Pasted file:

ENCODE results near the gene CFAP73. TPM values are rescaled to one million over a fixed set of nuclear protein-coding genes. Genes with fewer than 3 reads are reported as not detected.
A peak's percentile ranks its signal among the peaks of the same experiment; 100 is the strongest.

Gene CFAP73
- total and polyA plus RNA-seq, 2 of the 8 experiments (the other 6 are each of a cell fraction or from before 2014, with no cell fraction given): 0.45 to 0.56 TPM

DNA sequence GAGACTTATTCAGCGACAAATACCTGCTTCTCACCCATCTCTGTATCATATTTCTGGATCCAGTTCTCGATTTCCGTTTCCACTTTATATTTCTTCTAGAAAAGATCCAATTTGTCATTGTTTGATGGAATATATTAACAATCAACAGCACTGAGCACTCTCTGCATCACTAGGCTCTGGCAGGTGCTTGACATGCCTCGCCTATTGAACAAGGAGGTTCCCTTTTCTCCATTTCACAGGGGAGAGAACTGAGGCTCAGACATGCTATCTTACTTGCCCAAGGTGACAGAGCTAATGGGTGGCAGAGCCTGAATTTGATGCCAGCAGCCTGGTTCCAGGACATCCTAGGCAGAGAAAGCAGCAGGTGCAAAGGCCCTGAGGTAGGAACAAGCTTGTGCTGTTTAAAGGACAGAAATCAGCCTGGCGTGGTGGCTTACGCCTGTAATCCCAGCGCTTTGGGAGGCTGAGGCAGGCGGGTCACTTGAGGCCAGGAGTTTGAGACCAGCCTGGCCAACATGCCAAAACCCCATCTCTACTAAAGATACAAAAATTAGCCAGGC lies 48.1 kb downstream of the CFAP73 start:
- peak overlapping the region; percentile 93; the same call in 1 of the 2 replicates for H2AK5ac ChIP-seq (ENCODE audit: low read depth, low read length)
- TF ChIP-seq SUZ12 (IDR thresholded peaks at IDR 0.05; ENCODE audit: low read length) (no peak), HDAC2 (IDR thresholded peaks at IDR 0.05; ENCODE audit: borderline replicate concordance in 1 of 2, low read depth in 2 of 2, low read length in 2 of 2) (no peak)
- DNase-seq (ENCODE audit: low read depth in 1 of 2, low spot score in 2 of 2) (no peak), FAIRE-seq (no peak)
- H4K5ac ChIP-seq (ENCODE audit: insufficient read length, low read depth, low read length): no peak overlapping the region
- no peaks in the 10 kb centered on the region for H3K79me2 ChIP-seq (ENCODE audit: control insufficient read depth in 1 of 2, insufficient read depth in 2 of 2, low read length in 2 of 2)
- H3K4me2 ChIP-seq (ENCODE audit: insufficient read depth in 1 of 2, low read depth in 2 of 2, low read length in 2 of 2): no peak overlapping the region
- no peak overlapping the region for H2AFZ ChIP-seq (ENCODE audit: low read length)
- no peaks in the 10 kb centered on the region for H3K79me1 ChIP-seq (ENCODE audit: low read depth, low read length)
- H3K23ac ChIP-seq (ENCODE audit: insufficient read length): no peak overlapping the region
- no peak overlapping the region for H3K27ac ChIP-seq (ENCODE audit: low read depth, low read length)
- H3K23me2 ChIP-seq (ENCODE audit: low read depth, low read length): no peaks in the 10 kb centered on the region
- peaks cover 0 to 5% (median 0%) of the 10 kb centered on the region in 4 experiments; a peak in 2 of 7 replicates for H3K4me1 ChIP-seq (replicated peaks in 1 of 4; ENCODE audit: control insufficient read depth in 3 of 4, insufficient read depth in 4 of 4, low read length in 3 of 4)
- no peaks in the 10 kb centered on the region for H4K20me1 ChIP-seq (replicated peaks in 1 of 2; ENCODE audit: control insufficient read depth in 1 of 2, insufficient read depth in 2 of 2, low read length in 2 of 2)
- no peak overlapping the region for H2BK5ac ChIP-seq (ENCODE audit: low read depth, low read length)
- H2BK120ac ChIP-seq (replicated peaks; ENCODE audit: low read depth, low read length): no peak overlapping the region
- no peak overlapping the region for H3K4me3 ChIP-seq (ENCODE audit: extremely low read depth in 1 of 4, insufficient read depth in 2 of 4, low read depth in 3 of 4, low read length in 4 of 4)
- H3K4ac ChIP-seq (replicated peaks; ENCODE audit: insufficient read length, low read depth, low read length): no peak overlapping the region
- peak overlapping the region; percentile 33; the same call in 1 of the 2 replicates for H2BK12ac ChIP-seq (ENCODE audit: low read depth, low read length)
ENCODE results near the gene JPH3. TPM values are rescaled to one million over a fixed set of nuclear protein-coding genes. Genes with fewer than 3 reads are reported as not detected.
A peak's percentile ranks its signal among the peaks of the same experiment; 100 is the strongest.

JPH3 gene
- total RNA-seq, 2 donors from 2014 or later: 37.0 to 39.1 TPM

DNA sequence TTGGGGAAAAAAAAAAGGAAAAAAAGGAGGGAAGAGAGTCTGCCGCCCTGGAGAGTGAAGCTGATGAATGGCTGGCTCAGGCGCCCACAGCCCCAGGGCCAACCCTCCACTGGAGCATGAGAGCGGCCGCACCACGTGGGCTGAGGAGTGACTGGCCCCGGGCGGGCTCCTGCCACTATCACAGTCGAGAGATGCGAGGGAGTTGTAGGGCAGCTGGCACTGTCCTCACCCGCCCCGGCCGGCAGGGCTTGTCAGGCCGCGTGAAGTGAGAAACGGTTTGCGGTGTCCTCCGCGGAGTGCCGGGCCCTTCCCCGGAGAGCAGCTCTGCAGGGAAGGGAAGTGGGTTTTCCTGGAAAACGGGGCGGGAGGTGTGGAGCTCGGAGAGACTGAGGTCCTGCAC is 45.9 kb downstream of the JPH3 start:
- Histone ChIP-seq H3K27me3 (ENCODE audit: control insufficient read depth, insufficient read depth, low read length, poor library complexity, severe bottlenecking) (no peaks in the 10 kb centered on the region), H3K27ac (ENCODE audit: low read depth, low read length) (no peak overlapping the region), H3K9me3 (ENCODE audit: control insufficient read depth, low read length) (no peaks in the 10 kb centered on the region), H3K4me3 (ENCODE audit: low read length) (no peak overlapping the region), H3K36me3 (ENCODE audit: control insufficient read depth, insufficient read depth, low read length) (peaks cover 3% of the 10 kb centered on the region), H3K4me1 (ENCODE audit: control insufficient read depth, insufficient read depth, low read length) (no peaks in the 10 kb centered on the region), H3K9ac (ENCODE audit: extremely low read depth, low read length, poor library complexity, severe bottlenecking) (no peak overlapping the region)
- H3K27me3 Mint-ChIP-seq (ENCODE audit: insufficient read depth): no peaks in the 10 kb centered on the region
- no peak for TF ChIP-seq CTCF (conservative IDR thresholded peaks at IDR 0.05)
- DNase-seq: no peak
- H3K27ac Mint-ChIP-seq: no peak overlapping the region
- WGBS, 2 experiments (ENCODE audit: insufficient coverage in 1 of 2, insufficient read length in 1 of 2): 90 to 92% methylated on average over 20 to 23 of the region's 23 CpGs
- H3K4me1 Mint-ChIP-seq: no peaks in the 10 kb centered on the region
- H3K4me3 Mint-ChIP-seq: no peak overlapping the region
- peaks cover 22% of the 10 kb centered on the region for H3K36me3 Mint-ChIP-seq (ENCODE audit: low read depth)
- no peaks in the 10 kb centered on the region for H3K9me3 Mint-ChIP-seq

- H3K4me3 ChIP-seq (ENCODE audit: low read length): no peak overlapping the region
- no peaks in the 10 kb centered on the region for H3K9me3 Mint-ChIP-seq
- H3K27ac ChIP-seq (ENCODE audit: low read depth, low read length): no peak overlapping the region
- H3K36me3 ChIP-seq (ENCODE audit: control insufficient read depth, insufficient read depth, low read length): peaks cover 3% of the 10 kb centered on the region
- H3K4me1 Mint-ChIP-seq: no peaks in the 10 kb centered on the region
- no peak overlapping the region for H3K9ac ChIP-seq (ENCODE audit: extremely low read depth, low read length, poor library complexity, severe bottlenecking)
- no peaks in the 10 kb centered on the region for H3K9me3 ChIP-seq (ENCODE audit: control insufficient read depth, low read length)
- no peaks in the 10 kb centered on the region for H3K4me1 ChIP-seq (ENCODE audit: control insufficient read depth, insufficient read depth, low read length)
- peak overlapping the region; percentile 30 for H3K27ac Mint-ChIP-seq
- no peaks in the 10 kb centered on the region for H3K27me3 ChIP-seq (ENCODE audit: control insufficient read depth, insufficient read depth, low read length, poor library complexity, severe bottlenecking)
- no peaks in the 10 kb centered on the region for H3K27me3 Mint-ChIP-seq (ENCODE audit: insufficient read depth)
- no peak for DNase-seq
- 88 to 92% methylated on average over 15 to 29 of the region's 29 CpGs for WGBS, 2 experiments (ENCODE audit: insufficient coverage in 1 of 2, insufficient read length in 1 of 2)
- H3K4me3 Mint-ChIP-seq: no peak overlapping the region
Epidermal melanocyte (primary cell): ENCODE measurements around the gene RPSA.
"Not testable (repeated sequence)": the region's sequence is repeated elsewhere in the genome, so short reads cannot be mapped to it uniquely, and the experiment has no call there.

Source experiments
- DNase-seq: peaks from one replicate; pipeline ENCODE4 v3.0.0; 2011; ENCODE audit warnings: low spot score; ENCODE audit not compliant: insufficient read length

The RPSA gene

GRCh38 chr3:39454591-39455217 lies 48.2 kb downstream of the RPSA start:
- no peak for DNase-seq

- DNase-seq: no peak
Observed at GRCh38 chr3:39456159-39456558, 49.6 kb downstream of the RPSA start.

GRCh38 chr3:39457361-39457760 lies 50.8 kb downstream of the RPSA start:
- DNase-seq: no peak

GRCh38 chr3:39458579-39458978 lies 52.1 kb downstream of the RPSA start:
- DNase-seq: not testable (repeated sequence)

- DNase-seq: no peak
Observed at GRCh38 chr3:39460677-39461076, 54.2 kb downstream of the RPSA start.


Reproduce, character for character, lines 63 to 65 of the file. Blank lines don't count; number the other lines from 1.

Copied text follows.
- DNase-seq: no peak

GRCh38 chr3:39458579-39458978 lies 52.1 kb downstream of the RPSA start:
- DNase-seq: not testable (repeated sequence)